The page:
I set up Bow Arts 25 years ago when I was a young sculptor trying to find affordable studio space for myself and other artists in a similar position. From the start, I wanted Bow Arts to be different and affordable space that celebrated talent, ambition and drive, combined with professional support dedicated to promoting our skills in the community. I wanted a place that would help us earn a living and do more than just survive.
It took years to grow the organisation from its modest beginnings into something that now attracts the professional and dedicated staff you all know. It also took years to build the relationships and opportunities that attract so many talented young artists, designers and makers to our doors.
Bow Arts’ early pragmatic approach may have been my idea but it was soon superseded by the community it created. This community works because of our combined effort and it is through mutual support that we achieve our ambitions.
We find ourselves now in extraordinary times of uncertainty and anxiety. I am hearing so many stories from our artist community, people worried about their creative futures, feeling that the time and effort they have invested is now in jeopardy.
We recognise that many of you have been put into a difficult position by the chancellor’s long awaited announcement and that this support does not actually cover your core studio costs. For these reasons, you need to know that we are working very hard on your behalf to find alternative solutions.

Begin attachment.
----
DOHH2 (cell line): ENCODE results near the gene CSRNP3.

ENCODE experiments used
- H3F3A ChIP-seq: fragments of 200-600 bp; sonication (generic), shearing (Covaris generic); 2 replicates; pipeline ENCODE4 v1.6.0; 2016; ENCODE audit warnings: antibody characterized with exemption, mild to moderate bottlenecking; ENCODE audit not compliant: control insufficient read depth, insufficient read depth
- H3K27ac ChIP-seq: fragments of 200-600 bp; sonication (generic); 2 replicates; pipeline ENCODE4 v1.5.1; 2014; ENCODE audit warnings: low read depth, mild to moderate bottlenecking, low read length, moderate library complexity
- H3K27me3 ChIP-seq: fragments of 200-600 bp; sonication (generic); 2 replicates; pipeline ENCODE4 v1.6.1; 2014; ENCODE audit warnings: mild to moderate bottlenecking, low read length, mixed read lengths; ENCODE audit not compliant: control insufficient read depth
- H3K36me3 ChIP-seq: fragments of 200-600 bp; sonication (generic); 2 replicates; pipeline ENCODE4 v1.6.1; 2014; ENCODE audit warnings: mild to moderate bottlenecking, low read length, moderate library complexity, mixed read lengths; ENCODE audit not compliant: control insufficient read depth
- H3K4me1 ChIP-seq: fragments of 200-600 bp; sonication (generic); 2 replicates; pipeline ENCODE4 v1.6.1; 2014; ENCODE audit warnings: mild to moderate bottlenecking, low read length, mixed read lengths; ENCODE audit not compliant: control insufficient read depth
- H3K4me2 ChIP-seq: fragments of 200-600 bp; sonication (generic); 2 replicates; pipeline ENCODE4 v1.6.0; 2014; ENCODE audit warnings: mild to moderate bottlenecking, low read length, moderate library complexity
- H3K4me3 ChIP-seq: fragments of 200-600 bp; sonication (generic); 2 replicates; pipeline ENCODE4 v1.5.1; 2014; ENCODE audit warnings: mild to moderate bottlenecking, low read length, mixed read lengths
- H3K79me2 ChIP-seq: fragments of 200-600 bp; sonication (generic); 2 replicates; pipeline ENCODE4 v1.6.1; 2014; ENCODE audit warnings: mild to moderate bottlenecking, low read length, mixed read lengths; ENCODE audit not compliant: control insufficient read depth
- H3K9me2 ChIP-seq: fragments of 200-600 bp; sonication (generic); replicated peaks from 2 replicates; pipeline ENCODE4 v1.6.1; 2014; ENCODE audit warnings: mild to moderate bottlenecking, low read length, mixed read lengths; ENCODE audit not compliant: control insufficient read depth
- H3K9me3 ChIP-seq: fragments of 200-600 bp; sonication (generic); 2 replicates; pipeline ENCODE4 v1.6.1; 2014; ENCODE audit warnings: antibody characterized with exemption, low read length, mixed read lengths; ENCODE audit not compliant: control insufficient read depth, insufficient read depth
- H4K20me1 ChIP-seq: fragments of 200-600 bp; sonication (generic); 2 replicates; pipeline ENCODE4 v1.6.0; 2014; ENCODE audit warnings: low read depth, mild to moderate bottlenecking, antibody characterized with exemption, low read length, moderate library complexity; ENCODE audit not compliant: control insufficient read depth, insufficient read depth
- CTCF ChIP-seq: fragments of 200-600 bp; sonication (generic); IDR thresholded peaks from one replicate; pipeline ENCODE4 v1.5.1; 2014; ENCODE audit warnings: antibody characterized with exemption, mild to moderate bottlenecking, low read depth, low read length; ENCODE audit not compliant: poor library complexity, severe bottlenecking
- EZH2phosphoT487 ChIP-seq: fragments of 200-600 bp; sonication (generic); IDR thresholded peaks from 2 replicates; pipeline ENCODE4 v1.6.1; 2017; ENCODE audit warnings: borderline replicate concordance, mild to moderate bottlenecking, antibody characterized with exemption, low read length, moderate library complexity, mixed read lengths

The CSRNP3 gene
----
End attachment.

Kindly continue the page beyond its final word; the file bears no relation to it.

We do not own any of our buildings, unlike many other studio providers, and therefore depend on rental income to pay the rents to our landlords. We are working hard to secure rent holidays and we are seeking loans and grant support from major bodies, such as the Arts Council, to try and make this possible. We will keep you updated on progress. Meanwhile our costs are ongoing and we, therefore, may have to face the fact that a long-term collapse in our rental income could threaten our existence.
For the last 25 years, we have provided low cost space, training, work and promotional opportunities and, as a charity, we pass on all these benefits to you our artists. This means that even before the crisis our margins were very low and resources stretched. We do a lot with very little.
If the trust becomes insolvent all our studios spaces will be lost, people will lose their jobs, and thousands of young people across east London will lose the benefits gained from our education programmes.
I want everyone to know that we are doing a huge amount to try to find answers and that for some this will not feel fast or certain enough. Above all, I am convinced that we need to work together as a community so that the collective voice of artists can be heard.
We greatly value our artist community and hope you will help us work together to support one another and to survive.
Founder and Chief Executive